ONE Aviation files for Chapter 11 bankruptcy
Eclipse parent firm wants to restructure $199M in debt
ONE Aviation Corp., which owns Eclipse Aerospace in Albuquerque, filed for Chapter 11 bankruptcy on Oct. 9.
The company wants to restructure $198.8 million in outstanding debt obligations to keep developing its EA700 Series aircraft.
That’s the next generation of the Eclipse Aviation very light jet originally built by the company’s predecessor, Eclipse Aviation Corp., which went bankrupt in 2008. Eclipse Aerospace bought the assets of the old jet maker out of bankruptcy for pennies on the dollar, and then merged with Wisconsinbased Kestrel Aviation in 2015 to relaunch as ONE Aviation.
But the new firm has suffered from low demand for general aviation aircraft and high upfront costs to build the new EA700, leading to a corporate restructuring and layoffs last year that reduced its workforce from about 200 previously to 64 now. If the court approves the company restructuring plan, 48 employees would remain with Eclipse Aerospace, which is based in Albuquerque.
As of June 30, ONE Aviation had about $222 million in total assets and $256 million in liabilities, according to its bankruptcy filing.
Of the nearly $199 million in debt obligations, about $59 million, or 30 percent, is held by one creditor, Citiking International US LLC. Another $43.3 million in secured notes, plus $24 million in unsecured notes, are held by a number of individuals and entities.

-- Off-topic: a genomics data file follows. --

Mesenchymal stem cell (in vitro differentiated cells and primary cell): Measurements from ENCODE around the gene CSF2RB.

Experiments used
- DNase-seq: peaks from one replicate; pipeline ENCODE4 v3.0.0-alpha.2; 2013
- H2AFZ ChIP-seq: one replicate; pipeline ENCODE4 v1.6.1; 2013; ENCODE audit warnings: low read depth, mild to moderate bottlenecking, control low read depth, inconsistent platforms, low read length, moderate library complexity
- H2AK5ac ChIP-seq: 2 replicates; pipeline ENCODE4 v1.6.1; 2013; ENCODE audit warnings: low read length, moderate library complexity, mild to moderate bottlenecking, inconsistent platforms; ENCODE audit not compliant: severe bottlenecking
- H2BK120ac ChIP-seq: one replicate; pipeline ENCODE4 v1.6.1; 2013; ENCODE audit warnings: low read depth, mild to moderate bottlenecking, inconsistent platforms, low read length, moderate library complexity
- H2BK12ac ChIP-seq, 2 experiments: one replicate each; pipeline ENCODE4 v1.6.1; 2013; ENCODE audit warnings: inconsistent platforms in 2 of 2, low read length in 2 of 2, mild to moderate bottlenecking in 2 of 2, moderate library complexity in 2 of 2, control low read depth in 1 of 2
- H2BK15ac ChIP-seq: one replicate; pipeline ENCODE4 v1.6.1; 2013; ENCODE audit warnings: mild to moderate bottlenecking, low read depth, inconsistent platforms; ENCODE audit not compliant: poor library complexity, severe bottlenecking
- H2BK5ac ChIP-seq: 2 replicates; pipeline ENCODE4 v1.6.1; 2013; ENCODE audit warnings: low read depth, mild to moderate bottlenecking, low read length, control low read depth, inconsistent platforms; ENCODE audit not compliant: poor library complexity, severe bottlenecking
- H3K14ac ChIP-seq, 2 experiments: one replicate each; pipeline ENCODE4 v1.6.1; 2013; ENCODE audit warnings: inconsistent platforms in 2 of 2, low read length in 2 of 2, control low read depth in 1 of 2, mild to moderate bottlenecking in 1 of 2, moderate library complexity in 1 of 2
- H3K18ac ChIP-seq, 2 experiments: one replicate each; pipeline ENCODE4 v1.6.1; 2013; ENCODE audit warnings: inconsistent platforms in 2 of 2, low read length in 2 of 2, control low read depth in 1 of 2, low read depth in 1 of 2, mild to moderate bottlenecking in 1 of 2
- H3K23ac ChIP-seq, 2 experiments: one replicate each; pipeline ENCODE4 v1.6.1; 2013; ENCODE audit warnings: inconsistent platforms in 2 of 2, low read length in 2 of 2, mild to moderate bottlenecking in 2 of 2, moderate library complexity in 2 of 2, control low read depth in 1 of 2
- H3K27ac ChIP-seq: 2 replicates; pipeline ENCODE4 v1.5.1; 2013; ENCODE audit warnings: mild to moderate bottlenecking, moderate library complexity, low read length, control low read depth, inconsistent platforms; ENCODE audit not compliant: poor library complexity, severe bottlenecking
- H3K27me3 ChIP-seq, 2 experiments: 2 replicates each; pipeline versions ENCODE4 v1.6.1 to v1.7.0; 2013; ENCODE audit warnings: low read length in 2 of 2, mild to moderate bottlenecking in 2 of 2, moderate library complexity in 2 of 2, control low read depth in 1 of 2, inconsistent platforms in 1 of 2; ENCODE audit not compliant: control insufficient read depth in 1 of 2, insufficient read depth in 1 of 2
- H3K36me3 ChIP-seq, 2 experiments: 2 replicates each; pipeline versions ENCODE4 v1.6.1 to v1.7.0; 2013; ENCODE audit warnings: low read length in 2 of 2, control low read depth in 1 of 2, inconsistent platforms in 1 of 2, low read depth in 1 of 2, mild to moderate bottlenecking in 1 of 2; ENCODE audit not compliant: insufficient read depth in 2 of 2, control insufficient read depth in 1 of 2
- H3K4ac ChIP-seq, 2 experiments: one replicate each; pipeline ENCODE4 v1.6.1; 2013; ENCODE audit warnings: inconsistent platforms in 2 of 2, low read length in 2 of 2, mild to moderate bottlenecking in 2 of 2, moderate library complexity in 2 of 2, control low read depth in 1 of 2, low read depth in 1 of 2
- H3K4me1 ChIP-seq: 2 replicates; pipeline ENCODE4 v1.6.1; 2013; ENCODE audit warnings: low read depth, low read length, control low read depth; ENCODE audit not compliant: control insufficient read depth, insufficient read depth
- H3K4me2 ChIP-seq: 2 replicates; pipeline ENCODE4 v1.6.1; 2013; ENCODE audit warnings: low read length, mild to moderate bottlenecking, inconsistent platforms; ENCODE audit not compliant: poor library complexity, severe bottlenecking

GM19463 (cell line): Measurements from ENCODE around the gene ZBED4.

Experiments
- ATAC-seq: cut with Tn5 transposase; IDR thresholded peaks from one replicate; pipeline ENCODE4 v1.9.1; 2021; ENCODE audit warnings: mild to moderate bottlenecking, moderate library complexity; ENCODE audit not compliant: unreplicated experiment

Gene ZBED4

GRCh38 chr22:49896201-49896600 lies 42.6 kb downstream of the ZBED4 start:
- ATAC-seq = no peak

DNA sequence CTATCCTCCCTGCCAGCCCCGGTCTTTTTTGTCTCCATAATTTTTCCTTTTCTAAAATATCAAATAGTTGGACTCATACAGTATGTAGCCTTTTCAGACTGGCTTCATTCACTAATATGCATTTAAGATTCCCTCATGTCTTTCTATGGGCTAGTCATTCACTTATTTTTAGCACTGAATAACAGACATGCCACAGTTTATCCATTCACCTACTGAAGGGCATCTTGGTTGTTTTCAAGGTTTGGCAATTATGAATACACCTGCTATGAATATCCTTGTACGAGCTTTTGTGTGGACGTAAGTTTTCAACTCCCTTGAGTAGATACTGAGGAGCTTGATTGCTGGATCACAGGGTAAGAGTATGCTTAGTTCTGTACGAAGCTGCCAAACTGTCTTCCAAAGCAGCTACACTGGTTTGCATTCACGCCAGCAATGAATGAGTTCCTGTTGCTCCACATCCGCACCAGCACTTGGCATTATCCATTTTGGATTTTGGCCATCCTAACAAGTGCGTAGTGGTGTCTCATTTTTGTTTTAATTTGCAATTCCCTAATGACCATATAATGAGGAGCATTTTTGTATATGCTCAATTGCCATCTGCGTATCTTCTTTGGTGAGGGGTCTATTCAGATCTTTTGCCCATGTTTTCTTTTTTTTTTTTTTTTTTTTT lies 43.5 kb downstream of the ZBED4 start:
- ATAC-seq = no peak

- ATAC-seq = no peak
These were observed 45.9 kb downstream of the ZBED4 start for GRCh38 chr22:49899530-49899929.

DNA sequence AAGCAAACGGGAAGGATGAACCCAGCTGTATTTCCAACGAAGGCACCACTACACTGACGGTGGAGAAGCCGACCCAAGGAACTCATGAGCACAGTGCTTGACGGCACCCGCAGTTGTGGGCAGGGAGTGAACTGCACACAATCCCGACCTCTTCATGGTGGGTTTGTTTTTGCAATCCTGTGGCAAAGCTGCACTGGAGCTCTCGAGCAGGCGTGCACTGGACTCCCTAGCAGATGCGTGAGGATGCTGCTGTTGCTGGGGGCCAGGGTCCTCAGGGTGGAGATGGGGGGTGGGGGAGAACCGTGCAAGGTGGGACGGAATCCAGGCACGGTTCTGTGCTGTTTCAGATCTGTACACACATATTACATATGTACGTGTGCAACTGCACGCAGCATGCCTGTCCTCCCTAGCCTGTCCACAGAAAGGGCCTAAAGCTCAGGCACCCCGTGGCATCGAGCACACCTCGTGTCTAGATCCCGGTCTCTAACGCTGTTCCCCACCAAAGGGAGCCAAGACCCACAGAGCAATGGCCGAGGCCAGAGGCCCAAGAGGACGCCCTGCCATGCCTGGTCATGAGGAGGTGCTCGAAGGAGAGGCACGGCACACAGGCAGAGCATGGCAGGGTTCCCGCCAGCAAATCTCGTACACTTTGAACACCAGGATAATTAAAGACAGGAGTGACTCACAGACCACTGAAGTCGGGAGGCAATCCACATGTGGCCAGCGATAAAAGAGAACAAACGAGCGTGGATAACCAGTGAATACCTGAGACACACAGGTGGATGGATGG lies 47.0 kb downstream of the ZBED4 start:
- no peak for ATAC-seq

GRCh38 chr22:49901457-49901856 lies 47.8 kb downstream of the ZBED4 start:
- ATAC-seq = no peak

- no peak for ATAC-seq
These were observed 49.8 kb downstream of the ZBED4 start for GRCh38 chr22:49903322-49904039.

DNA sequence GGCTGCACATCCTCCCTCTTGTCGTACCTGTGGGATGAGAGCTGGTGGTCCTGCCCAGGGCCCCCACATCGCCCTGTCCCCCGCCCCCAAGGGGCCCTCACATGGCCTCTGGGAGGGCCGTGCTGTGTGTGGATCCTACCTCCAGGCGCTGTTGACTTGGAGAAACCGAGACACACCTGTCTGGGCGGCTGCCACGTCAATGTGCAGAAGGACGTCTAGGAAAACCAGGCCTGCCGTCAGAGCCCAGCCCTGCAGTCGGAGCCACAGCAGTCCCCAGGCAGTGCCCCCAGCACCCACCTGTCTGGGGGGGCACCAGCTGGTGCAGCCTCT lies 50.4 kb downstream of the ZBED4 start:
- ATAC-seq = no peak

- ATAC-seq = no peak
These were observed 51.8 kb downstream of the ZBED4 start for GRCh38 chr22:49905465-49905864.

The company also owes about $53 million in government development loans, $9.2 million to suppliers of goods and services, and $10.8 million in “miscellaneous” debt obligations. That miscellaneous category includes a $254,137 debt to the City of Albuquerque for Local Economic Development Act Funding.
Under ONE Aviation’s Chapter 11 restructuring plan, 100 percent of the Citiking debt would be converted to equity holdings. Creditors’ secured notes would also be converted to equity, but at a significant discount. And unsecured notes would be discharged.
Citiking, meanwhile, would extend a new $17 million line of credit for ONE Aviation to pay off suppliers and other credit holders and allow the company to continue developing its new EA700 jet. Citiking has already agreed to the plan, but secured note holders must still vote on it, and the courts must provide final approval.
“The path to this outcome has been long and difficult,” ONE Aviation CEO Alan Klapmeier said in a prepared statement. “The management team appreciates the generous support it has received from employees, service providers, suppliers and customers throughout the process.”
The Chapter 11 filing is the latest twist in the Eclipse jet’s long, winding march to market and profitability.
The original Eclipse Aviation, launched by Vern Raburn in 1999, was considered the pioneer in very light jets – a new type of twin engine aircraft that the company believed it could produce in an assembly line process to keep prices down. That company invested about $1.4 billion in the jet’s development, producing some 260 aircraft before the firm crashed and burned in the recession.
Eclipse Aerospace bought the assets out of bankruptcy for $40 million.